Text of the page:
Author and historian Simon Schama explores the way that great works of art change our perception of the world in a new book and BBC documentary series.
We usually look at art in the hushed, reverential surroundings of museums and galleries — and that, argues writer and art historian Simon Schama, can fool us into believing that great works of art are polite. In fact, he concludes, great works of art are thugs that force us to see the world in new ways, whose purpose isn't to soothe but to unsettle.
In a new book that accompanies a series of BBC-TV documentaries called The Power of Art, Schama examines the life and work of some of the greatest names in Western art history — Caravaggio, Bernini, Rembrandt, Jacques-Louis David, Turner, Van Gogh, Pablo Picasso and Mark Rothko — and how each created a transcendent masterpiece under enormous stress.
Along the way, Schama hopes to be able to answer the question "what's art really for?" Schama and Neal Conan address that question and others regarding the power of art.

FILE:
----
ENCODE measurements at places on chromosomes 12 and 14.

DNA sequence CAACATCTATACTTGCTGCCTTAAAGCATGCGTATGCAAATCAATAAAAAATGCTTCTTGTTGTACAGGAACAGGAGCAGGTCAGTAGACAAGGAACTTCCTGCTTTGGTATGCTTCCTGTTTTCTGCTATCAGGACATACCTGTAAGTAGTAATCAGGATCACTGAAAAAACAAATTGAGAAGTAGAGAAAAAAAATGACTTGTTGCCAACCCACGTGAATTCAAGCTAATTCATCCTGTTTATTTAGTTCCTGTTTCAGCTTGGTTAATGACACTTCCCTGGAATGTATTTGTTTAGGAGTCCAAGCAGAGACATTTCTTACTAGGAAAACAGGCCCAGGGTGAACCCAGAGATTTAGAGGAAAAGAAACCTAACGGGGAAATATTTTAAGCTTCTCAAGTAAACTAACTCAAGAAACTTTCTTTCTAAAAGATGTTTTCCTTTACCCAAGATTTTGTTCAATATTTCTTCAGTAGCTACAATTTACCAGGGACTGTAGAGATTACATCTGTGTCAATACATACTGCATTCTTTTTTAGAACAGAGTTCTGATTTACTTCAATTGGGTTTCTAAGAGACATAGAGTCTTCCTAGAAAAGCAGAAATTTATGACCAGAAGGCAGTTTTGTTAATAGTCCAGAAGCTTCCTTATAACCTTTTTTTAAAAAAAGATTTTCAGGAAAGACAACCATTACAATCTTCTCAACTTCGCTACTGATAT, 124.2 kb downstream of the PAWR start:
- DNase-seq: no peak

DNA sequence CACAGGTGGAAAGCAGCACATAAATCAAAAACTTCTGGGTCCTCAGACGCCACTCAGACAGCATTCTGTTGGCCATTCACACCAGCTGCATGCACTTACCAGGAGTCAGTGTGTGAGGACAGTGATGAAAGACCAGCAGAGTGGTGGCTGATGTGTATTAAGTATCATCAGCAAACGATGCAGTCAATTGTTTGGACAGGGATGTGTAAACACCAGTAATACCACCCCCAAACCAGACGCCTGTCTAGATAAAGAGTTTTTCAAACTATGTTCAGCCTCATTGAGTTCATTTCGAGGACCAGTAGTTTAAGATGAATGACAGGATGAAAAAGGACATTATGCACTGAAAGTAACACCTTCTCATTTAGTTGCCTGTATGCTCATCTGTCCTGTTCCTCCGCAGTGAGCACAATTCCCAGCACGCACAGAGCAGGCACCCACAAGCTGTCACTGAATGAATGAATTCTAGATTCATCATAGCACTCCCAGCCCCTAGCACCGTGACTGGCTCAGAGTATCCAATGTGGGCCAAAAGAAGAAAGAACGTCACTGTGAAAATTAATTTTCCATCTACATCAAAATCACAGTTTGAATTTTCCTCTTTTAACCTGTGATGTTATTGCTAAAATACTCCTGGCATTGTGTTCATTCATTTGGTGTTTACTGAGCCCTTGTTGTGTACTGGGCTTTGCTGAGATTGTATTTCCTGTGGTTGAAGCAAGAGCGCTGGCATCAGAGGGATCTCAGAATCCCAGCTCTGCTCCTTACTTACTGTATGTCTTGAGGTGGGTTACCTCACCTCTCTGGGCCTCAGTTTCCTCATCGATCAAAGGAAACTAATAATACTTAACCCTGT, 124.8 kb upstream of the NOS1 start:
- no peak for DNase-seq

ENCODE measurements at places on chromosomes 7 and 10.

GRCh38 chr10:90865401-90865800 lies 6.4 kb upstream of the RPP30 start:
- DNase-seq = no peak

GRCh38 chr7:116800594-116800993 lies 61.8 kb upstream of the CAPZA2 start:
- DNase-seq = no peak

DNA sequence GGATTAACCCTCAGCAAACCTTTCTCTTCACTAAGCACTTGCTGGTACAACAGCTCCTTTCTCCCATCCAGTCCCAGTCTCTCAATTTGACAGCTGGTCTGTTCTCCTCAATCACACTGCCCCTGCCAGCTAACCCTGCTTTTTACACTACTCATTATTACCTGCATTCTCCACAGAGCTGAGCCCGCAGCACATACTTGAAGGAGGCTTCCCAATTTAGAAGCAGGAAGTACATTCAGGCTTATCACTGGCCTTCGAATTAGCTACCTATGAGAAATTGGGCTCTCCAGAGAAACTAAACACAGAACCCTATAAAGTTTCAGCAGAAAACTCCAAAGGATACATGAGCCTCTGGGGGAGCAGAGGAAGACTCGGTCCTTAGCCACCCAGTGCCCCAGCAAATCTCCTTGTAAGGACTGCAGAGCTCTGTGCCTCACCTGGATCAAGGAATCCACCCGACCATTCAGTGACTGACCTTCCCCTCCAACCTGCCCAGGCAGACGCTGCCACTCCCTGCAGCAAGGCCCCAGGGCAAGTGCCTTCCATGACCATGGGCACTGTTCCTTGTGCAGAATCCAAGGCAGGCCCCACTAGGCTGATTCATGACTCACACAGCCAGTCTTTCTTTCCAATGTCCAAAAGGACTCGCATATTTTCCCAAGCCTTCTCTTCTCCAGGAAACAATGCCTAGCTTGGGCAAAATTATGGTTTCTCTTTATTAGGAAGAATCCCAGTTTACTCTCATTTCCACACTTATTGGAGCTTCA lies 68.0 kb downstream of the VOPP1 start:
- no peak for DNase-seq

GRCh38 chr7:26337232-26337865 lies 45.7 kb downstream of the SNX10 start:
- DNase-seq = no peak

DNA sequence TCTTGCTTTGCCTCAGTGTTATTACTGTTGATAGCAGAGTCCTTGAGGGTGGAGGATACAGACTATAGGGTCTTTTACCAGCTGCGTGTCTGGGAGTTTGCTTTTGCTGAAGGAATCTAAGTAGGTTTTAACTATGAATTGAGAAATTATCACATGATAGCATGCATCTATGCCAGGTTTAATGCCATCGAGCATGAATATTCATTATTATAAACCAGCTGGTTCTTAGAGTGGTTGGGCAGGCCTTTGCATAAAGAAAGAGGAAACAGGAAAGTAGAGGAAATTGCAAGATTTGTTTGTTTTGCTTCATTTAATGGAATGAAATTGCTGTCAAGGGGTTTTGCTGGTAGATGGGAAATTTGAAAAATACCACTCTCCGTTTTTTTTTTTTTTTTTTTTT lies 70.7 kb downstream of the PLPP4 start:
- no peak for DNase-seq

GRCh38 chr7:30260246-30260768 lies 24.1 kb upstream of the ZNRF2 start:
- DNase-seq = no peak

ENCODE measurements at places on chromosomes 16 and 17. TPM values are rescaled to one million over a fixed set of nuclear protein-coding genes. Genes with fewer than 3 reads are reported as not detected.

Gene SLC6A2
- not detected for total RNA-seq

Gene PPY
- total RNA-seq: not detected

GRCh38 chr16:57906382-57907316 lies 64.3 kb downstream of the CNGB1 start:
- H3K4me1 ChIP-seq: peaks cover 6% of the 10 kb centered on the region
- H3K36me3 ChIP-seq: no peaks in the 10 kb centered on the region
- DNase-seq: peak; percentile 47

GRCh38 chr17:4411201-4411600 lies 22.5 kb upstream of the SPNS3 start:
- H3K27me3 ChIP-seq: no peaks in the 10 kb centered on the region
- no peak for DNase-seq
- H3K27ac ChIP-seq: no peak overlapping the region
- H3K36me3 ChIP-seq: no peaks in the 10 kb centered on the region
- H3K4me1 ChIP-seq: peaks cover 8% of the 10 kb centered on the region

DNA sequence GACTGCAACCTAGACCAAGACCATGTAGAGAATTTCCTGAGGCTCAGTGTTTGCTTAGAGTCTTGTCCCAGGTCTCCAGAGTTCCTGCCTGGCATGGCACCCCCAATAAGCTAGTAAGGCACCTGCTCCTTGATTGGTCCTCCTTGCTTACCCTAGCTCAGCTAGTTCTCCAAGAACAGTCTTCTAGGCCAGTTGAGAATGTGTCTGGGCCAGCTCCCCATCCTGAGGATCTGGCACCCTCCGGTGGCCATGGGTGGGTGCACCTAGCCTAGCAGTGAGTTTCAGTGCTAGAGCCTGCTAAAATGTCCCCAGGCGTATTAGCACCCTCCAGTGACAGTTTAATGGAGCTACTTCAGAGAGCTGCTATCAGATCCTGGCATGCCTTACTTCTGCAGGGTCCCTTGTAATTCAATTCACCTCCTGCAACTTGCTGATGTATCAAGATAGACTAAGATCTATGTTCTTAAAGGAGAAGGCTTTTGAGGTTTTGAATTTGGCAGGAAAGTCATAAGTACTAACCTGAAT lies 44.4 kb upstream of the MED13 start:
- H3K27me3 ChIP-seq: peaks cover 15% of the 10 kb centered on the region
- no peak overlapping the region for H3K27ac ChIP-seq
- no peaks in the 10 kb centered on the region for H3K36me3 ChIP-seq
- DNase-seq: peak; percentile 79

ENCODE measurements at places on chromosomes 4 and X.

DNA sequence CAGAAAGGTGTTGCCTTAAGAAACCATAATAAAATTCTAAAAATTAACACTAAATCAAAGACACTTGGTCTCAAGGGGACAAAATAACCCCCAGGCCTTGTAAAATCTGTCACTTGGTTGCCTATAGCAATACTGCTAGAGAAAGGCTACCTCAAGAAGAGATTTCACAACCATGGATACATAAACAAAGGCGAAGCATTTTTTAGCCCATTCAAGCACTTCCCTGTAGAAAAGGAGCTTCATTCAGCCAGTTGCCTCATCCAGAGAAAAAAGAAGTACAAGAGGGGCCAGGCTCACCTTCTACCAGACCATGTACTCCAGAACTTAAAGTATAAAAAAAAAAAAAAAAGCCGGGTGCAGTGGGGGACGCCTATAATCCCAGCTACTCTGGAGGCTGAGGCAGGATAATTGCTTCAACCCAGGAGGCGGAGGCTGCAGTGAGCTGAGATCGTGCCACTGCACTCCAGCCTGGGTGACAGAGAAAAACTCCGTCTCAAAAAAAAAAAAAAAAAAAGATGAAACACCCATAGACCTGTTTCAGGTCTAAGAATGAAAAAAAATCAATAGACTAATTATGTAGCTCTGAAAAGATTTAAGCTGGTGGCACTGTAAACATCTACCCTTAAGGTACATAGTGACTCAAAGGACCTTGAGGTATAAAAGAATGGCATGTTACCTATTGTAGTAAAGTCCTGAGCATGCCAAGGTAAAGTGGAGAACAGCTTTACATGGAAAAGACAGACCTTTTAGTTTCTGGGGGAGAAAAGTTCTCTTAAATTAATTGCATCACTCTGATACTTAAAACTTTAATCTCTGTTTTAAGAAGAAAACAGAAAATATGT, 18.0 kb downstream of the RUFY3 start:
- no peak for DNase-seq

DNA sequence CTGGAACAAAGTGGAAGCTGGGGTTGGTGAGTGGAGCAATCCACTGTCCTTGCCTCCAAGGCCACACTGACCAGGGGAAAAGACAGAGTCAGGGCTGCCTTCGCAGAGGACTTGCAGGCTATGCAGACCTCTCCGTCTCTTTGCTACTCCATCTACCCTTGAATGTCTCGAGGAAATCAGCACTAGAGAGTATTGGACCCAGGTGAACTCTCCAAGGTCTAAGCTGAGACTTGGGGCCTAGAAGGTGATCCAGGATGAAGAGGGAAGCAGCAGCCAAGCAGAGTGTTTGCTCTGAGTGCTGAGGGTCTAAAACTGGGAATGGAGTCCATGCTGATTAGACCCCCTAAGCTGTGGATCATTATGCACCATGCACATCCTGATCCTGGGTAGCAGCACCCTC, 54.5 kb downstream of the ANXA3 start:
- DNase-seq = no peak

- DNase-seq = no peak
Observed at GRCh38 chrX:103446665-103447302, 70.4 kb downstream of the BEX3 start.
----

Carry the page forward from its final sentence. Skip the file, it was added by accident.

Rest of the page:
You can find images of the art works discussed in this segment at the links below:
Caravaggio: 'The Conversion of St. Paul' — 1601, oil on canvas (Cerasi Chapel, Santa Maria del Popolo, Rome)
Caravaggio: 'The Beheading of St. John The Baptist' — 1608, oil on canvas (St. John's Cathedral, Valletta, Malta)
Joseph Mallord William Turner: 'The Slave Ship' —1840, oil on canvas (Museum of Fine Arts, Boston)
Turner: 'Regulus' — 1828-37, oil on canvas, (Tate Gallery, London)
Rothko's series of murals for the Four Seasons Restaurant (Tate Gallery, London)